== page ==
Tabula is the coursework and attendance management system for Warwick University. The small group teaching component provides attendance recording for seminars, workshops and small lectures.

Talis Aspire

A system for creating, managing and sharing online reading lists. This is integrated directly into Moodle, so that lists can be created by teachers and published into Moodle Module Spaces.

Supported by the Library.

Turning Point

In June 2019 we will be replacing Turning Point Responseware with Vevox for use with mobile devices. If you plan to use our hardware clickers, you will still need to use Turning Point.

A system for asking questions live in class, with students responding using their own devices (or hardware clickers if necessary). Use the Turning Point Desktop application to add questions into PowerPoint (can also be used without PowerPoint). Students answer using their own devices (laptop, phone, tablet), and you can see the responses immediately as a chart. Responses can be saved for later analysis. There are many question types and advanced features, including Word Cloud.

Available to all teachers at Warwick - request an instructor account via the ITS Helpdesk.

Training provided by the Academic Technology team.




Vevox is a system for responsive teaching and active learning in large-group teaching (sometimes called a personal response system).

Find our more about Vevox here.

Request an account here.

It can be used in two ways:

  1. Live polling in PowerPoint using the Vevox plugin;
  2. Live Q&A sessions and polling through the Vevox dashboard in a web browser.

Vevox is primarily a browser-based tool, through which we can pose questions in lectures, get feedback and run surveys. It also has a PowerPoint plugin, which allows us to add poll questions as special interactive slides in PowerPoint. Connect your slides to a Vevox meeting, and then when you get to an interactive slide in your presentation, the question will open for responses from the students.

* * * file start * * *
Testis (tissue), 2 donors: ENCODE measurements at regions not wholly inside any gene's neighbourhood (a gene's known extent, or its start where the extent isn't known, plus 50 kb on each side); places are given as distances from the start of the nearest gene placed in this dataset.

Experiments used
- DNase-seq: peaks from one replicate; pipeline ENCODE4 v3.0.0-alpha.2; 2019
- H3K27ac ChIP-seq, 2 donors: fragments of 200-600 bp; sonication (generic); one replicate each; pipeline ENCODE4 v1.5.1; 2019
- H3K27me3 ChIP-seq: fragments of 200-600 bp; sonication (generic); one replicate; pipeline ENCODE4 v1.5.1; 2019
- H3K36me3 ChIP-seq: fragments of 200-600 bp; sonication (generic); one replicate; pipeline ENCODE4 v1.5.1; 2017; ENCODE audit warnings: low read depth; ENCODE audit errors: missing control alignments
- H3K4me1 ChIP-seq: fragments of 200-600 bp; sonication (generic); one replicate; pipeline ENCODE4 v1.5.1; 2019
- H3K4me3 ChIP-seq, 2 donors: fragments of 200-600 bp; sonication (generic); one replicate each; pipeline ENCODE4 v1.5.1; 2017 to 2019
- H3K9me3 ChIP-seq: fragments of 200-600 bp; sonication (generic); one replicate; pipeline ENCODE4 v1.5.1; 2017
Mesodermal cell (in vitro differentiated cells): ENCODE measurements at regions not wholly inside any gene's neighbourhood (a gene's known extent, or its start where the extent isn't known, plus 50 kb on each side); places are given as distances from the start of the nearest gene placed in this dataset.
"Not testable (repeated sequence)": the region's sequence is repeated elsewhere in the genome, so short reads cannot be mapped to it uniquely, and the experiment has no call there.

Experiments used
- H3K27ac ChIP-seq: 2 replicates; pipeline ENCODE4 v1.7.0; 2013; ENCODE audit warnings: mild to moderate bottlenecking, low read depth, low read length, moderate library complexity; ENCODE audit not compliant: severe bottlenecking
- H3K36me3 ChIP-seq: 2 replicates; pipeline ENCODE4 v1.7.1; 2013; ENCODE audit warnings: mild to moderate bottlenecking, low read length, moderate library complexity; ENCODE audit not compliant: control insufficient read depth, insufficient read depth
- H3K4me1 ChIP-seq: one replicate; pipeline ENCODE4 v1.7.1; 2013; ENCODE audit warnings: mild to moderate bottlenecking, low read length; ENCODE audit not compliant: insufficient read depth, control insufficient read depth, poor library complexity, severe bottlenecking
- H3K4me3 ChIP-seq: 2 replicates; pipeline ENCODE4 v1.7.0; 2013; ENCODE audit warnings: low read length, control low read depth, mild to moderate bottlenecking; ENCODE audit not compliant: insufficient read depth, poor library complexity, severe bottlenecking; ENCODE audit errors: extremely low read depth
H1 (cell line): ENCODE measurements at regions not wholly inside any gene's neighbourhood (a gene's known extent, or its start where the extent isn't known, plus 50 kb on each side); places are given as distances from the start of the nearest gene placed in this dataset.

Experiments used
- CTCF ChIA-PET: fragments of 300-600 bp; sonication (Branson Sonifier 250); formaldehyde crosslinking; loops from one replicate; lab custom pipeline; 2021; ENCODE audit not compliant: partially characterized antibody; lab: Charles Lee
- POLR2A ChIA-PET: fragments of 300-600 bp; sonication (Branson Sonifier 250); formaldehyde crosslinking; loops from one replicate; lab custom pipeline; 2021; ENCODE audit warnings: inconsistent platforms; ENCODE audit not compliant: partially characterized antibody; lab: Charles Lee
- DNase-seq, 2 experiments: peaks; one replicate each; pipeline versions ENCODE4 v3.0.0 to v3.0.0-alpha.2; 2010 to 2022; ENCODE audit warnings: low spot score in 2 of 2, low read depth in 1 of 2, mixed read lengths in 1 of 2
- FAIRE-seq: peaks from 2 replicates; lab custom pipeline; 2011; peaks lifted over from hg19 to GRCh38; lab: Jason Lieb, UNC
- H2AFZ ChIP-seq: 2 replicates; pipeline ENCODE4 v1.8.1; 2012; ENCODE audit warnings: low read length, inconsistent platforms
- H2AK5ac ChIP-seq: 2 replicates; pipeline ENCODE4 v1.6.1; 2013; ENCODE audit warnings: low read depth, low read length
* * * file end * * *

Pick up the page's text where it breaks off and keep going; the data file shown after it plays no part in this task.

Vevox can be used in class or online (combined with a video conferencing tool - see a demo here).

Vevox has three modes of operation:

  1. Polling:
    1. the teacher poses a question to the students, who answer using their own devices;
    2. the teacher is able to show the responses on the main screen;
    3. questions may be multiple choice, text-based (good for gathering opinions and feedback), word cloud, and rating (where students rate something out of five).
  2. Q&A (not in PowerPoint):
    1. in this case, students send questions and observations to the teacher through a text message channel;
    2. students can "like" each others' messages;
    3. the teacher can see the most popular messages and respond to them;
    4. messages can be moderated, to show only acceptable responses;
    5. the teacher can favourite messages to create a selection that they will respond to in class or later.
  3. Surveys (not in PowerPoint):
    1. a set of questions is created and shared with a class;
    2. the students respond to the questions in their own time.

Polls, Q&A and surveys are created within meetings. Each meeting has a unique identifier, used by the students to connect to it. Responses may be exported in Excel format. Meetings can be shared with other teachers, who are added as additional organizers. They may then be reused with more than one class.

* Large-group teaching is defined as: teaching sessions in which the teacher spends significant amount of time addressing the whole class, the size of which means that the teacher cannot easily hold discussions with each and every individual.